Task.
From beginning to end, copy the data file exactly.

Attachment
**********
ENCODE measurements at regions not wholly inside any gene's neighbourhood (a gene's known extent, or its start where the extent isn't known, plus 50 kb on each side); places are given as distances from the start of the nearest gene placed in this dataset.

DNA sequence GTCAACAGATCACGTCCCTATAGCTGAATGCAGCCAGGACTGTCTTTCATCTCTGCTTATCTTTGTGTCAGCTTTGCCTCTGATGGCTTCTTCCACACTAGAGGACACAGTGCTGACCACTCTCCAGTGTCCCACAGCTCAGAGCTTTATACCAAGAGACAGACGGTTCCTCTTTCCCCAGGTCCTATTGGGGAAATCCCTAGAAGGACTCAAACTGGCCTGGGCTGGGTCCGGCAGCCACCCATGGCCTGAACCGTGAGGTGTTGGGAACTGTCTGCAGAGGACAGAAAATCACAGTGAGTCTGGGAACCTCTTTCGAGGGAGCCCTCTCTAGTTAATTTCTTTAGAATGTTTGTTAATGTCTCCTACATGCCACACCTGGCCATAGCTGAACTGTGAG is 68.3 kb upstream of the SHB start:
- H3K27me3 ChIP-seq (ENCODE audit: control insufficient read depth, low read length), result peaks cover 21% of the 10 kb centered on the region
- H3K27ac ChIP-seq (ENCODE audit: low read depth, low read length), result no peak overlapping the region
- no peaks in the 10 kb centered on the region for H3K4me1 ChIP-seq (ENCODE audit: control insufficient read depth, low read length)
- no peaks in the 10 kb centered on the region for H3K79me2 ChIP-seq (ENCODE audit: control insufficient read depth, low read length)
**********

ENCODE measurements at regions not wholly inside any gene's neighbourhood (a gene's known extent, or its start where the extent isn't known, plus 50 kb on each side); places are given as distances from the start of the nearest gene placed in this dataset.

DNA sequence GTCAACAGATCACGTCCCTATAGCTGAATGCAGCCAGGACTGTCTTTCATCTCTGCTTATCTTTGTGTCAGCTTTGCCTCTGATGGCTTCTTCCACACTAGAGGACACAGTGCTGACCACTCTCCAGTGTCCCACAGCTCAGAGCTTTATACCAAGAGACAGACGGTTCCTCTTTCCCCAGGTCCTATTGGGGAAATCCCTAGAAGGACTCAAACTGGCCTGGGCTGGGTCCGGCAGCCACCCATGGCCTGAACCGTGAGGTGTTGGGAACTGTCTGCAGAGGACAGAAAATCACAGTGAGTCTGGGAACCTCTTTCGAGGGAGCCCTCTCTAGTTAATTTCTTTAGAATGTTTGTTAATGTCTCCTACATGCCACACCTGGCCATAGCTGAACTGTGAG is 68.3 kb upstream of the SHB start:
- H3K27me3 ChIP-seq (ENCODE audit: control insufficient read depth, low read length), result peaks cover 21% of the 10 kb centered on the region
- H3K27ac ChIP-seq (ENCODE audit: low read depth, low read length), result no peak overlapping the region
- no peaks in the 10 kb centered on the region for H3K4me1 ChIP-seq (ENCODE audit: control insufficient read depth, low read length)
- no peaks in the 10 kb centered on the region for H3K79me2 ChIP-seq (ENCODE audit: control insufficient read depth, low read length)